SMART SOUNDS by Colin Bell reviewing The Merseybeats / The Merseys: I stand Accused – The Complete Merseybeats and Merseys Sixties Recordings 2CD Set

I STAND ACCUSED   The Complete Merseybeats/The Merseys 60’s Recordings 2CD Set)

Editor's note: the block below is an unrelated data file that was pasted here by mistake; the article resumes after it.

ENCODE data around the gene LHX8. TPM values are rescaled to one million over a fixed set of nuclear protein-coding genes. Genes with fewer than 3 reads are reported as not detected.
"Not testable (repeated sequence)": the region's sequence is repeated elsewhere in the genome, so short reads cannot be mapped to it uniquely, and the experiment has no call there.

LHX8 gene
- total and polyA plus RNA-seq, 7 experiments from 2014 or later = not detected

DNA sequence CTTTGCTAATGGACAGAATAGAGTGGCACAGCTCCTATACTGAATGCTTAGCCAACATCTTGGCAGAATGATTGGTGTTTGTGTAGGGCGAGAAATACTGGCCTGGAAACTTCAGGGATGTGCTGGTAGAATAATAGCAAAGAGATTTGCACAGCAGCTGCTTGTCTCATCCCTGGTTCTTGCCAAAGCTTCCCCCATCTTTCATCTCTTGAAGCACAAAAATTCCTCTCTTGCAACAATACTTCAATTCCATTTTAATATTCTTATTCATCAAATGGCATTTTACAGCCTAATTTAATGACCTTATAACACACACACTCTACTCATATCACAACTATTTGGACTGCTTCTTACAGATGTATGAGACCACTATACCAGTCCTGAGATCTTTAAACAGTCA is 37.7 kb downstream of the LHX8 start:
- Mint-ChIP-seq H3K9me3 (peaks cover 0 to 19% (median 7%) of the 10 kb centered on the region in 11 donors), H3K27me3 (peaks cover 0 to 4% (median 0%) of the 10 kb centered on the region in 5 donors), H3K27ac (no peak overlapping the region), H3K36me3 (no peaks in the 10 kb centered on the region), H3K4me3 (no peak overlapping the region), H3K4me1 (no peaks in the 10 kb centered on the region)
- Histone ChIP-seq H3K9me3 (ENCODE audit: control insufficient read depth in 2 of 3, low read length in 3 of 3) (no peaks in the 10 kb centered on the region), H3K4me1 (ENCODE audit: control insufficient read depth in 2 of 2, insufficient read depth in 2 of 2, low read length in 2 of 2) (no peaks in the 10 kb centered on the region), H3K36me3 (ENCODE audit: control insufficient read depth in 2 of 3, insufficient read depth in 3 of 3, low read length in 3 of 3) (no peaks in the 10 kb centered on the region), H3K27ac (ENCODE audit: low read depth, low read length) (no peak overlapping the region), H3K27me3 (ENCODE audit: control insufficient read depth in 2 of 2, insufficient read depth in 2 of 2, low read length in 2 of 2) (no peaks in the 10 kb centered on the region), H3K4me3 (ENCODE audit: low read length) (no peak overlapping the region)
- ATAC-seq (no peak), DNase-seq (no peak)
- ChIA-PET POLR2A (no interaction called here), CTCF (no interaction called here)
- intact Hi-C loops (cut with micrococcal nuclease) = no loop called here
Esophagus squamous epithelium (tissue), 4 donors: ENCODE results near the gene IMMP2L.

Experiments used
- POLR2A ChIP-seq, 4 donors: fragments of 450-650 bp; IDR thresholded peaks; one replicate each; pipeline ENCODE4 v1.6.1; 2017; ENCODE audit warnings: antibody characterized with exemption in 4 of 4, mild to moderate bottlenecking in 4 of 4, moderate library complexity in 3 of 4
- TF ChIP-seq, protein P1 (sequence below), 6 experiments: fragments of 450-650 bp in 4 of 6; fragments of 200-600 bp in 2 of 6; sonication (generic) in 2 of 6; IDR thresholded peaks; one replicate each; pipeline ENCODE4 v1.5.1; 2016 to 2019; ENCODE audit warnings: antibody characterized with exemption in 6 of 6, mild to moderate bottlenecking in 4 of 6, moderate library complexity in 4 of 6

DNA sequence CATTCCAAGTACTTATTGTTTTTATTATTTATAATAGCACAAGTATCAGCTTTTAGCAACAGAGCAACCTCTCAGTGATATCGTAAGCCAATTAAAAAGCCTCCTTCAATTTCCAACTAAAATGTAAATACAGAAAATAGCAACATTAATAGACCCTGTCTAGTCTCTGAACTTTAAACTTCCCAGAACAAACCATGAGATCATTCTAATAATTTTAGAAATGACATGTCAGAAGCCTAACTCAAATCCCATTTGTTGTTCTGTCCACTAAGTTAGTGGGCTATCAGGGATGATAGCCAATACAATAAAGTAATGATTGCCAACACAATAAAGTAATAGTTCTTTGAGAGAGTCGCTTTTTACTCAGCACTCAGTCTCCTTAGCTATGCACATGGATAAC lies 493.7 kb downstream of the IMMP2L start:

Probably one of the best of the bands that emerged from Liverpool in the early 60’s giving rise to the term Merseybeat. This handsome new digipack 2CD collection contains absolutely everything a fan of the band could wish for. It features every known recording by both incarnations of the band, including demo’s, outtakes, alternate versions and even home recordings. It also includes side projects recorded in the same time frame and rare sides that collectors highly prize.  In a city swamped with bands as Liverpool was with The Beatles & Gerry & The Pacemakers leading the field it must have been hard to stand out in a morass of quite frankly similar sounding bands, The Merseybeats originally started life as The Mavericks in 1960 the founders were two 15 year olds Tony Crane and Bill Kinsley. In 1962 the famous MC and Booker of The Cavern Club Bob Wooler had taken an interest in the band  re-dubbed them The Pacifics which only lasted a week before that changed yet again to The Merseybeats, a name the band initially thought a bit corny but they stuck with it. Like everyone in the local scene they knew Brian Epstein and were hoping he would take them on and guide them as he had done with his other famous acts. He promised them this would be the case but the guys got tired of waiting and then, in what they admit now as a rather silly fit of pique, they went their own way when Epstein refused to buy them suits! ‘He’d bought The Beatles suits but not us’ admitted Bill & it hacked us off. They had made a couple of home demos by now ‘All I Have To Do Is Dream’ &’So How Come’. For the full and fascinating story of these early days the accompanying 24 page booklet to this new set is an excellent and comprehensive read. But in short by 1963 the band had made the pilgrimage to London and signed with Fontana Records. They scored their first hit with ‘It’s Love That Really Counts’ the track that opens CD1 a Burt Bacharach number written originally for The Shirelles it gave the band their first taste of success hitting No 24. However it was their second hit that really defined the bands image. ‘I Think Of You’ was a beautifully crafted ballad written by Peter Lee Stirling, later to have his own success as a singer under the alias Daniel Boone with ‘Beautiful Sunday’. It wasn’t really the direction the band saw themselves going in as basically balladeers, they were more beat orientated but you can’t argue with that sort of success. ‘I Think Of You’ went Top 5 and i think still stands as one of the classiest records to stem from the Liverpool scene. But even as they were riding high founder member Bill quit the band unhappy with their management. He was replaced temporarily by Bob Garner (later of The Creation) & then permanently by Johnny Gustafson of The Big 3.  With Johnny on board the band had 2 more hits with another excellent ballad in ‘Don’t Turn Around’ & ‘Wishin & Hopin’ also a hit for Dusty Springfield. In 1964 Bill returned to the fold but although they continued to issue a steady stream of good records further chart success eluded them. By 1965 the ‘beat boom’ was over and Merseybeat had become passe. It was at this point that into Tony & Bills lives stepped 2 people very well known to myself (as my future bosses) Kit Lambert & Chris Stamp of Track Records & most famous as being behind The Who. Kit had seen the guys playing in a London club and was interested. However Kit & Chris were expending their energies on The Who and it wasn’t until after ‘Anyway Anyhow Anywhere; had provided the band with their second hit that Kit signed The Merseybeats and started producing them. He produced 3 singles ‘Soldier Of Love’ a cover of James Browns ‘I Love You’ Yes I Do’ and ‘I Stand Accused’ all good records but commercial failures. In January 1966 the news came that The Merseybeats had split up. Again the full story behind that makes for some fascinating reading in the booklet referred to earlier. Bill & Tony emerged as a duo with their name shortened to The Merseys. They went on tour supporting The Who and then cut what would become to my mind one of the greatest singles of the 60’s in ‘Sorrow’. Originally a ‘b’ side to The McCoys single ‘Fever’ which flopped, it was taken up by Kit and as well as Bill & Tony the original studio version recorded also featured Jimmy Page, John Paul Jones, Jack Bruce & Tornados drummer Clem Cattini. Strangely their label Fontana rejected this first version and it was re-recorded after they had got shot of Page! (that couldn’t have happened too often). ‘Sorrow’ was a Top 5 hit and has become an iconic 60’s record, loved by millions including Bowie who recorded his own cover version for his Pin Ups album. Sadly in terms of commercial success ‘Sorrow’ would prove to be the bands last hit despite some fine follow ups, including ‘So Sad About Us’ Pete Townshend’s composition later to appear on The Who’s ‘A Quick One’ album.  By 1968 and their final single ‘Lovely Loretta’ the band had become unhappy with the way things were and their management. They returned to being The Merseybeats and played the ‘cabaret’ and nostalgia circuits. This didn’t suit Bill who left to work as Liverpool Express in the 70’s. Things came full circle in 1993 when Bill & Tony re-united once again as The Merseybeat’s and continue to play regularly across the UK & Europe. This retrospective is an often fascinating and rewarding look at a band that has now spanned 60 years. As previously mentioned i believe as both The Merseybeats & The Merseys they made some of the classiest records of the 60’s and you will find plenty to enjoy in this 63 track compilation. It’s all housed handsomely in a digipack with a wealth of photo’s and as already mentioned the package contains a well written and absorbing history. Enjoy.